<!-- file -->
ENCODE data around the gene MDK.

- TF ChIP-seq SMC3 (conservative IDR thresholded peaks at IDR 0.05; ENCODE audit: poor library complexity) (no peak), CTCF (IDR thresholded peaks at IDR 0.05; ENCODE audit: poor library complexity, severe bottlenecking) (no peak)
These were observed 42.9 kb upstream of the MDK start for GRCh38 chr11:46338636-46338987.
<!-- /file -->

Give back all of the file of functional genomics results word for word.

ENCODE data around the gene MDK.

- TF ChIP-seq SMC3 (conservative IDR thresholded peaks at IDR 0.05; ENCODE audit: poor library complexity) (no peak), CTCF (IDR thresholded peaks at IDR 0.05; ENCODE audit: poor library complexity, severe bottlenecking) (no peak)
These were observed 42.9 kb upstream of the MDK start for GRCh38 chr11:46338636-46338987.